Doug Pederson remembers the game well, though for all the wrong reasons.

He was the starting quarterback for a Cleveland Browns team that finished 3-13. His opponent was the 2000 Baltimore Ravens, owners of arguably the best defense in NFL history.

When those teams met on Nov. 26, 2000, the results were as expected. Pederson completed 8 of 16 passes for 108 yards and one touchdown with two interceptions before leaving the game with cracked ribs, and the Ravens won 44-7 en route to a Super Bowl title.

Pederson, now the Philadelphia Eagles’ head coach, witnessed firsthand the overwhelming power of that historic Baltimore D. He’s expecting a similar challenge this Sunday.

Speaking Wednesday on a conference call with New England reporters, Pederson said the 2019 Patriots defense — a unit that ranks first in the NFL in points allowed, total defense and interceptions entering its Week 11 matchup in Philadelphia — reminds him of Ed Reed, Ray Lewis and Co.

“It is an interesting conversation, and you can obviously draw some parallels with those two defenses,” Pederson said. “I think the biggest thing that jumps out to you right now, the glaring thing, is the turnover ratio. I mean, the fact that they’ve got six defensive scores this season, the interceptions, the fumbles they’re causing — it’s a brand of defense where they just smother you. They just corral you. They’re OK with giving you 2, 3, 4 yards, but they’re right on top of you. Their secondary is that way aggressively, and their front seven are that way.

“That’s something I think when you look back, if I remember correctly with that Baltimore team, the same structure, the same style of defense. It was a smothering style of defense, and they played fast and they played aggressively. They may not do a whole lot schematically, and I think that’s a positive because it does allow your guys to play free, and to play fast and to play smart. I think that’s a similarity that I see with this Patriots defense today.”

So, is that comparison valid? Are the 2019 Patriots really in the same league as the 2000 Ravens?

Short answer: yes, at least so far.

Here’s a quick snapshot:

— The 2000 Ravens allowed 10.3 points per game (first in the NFL) and 247.9 yards per game (second). Through nine games, the Patriots are allowing 10.9 points (first) and 249.3 yards (first) per.

— The 2000 Ravens boasted an NFL-best plus-23 turnover differential and led the league with 49 takeaways (23 interceptions, 26 fumbles). The Patriots currently lead the league in both categories, as well, recording 27 takeaways (on pace for 48) and a plus-17 differential.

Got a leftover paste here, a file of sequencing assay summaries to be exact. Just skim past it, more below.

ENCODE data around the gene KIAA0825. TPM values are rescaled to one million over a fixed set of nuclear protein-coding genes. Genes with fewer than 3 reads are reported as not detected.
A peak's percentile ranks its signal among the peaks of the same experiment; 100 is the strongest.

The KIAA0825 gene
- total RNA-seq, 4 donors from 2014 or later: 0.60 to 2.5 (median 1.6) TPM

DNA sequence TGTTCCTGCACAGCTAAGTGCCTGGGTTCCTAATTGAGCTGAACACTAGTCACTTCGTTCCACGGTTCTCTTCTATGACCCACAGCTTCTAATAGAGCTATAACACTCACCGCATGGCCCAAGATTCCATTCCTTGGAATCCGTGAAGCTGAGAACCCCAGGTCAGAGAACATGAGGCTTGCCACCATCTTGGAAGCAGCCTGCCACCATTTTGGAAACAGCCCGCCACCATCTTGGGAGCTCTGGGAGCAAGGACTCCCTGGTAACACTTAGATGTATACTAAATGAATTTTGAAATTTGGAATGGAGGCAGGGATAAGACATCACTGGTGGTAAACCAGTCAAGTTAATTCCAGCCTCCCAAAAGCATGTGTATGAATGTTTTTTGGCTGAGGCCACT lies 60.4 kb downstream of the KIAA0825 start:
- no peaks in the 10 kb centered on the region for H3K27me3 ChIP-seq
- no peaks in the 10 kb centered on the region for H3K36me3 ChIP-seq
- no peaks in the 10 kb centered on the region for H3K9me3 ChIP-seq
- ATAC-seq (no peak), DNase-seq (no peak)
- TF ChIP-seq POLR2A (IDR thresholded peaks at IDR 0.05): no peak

— The 2000 Ravens tallied 35 sacks. The Patriots already have 32.

— The 2000 Ravens were significantly better against the run, allowing a league-best 60.9 rushing yards per game and 2.7 yards per carry to the Patriots’ 99.1 (11th) and 4.7 (26th). New England has been stingier against the pass, though, in an era much more conducive to success through the air. The Patriots have allowed 150.2 passing yards per game (second) and 4.6 yards per attempt (first) to the Ravens’ 187.3 (eighth) and 5.7 (seventh).

— The 2000 Ravens ranked second behind the Tennessee Titans in Football Outsiders’ defense DVOA (minus-23.8), a metric that measures a unit’s overall efficiency. The Patriots’ DVOA so far this season (minus-33.7, which leads the NFL) is nearly a full 10 points better.

— The 2000 Ravens scored one defensive touchdown during the regular season: a 98-yard interception return by Chris McAllister. The Patriots already have four (two pick-sixes, two fumble returns), plus two more off blocked punts.

— Critics of the Patriots’ defense have noted the lack of quality quarterbacks they’ve faced thus far. That’s a fair critique. But the 2000 Ravens schedule included games against nearly every mediocre QB of that era, with a few legit tests (Mark Brunnell, Steve McNair, Troy Aikman, Rich Gannon) sprinkled in.

Here’s the full list, including postseason:

Kent Graham
Mark Brunnell
Jay Fiedler
Scott Mitchell
Tim Couch
Brad Johnson
Steve McNair
Kordell Stewart
Akili Smith
Troy Aikman
Doug Pederson
Ryan Leaf
Jake Plummer
Vinny Testaverde
Gus Frerotte
Rich Gannon
Kerry Collins

The Patriots, who allowed 37 points in a loss to the current-day Ravens two weeks ago, can cement their place in the pantheon of great defenses in the coming weeks. Their next four games are against Carson Wentz and the Philadelphia Eagles, Dak Prescott and the Dallas Cowboys, Deshaun Watson and the Houston Texans and Patrick Mahomes and the Kansas City Chiefs.

Thumbnail photo via Robert Deutsch/USA TODAY Sports Images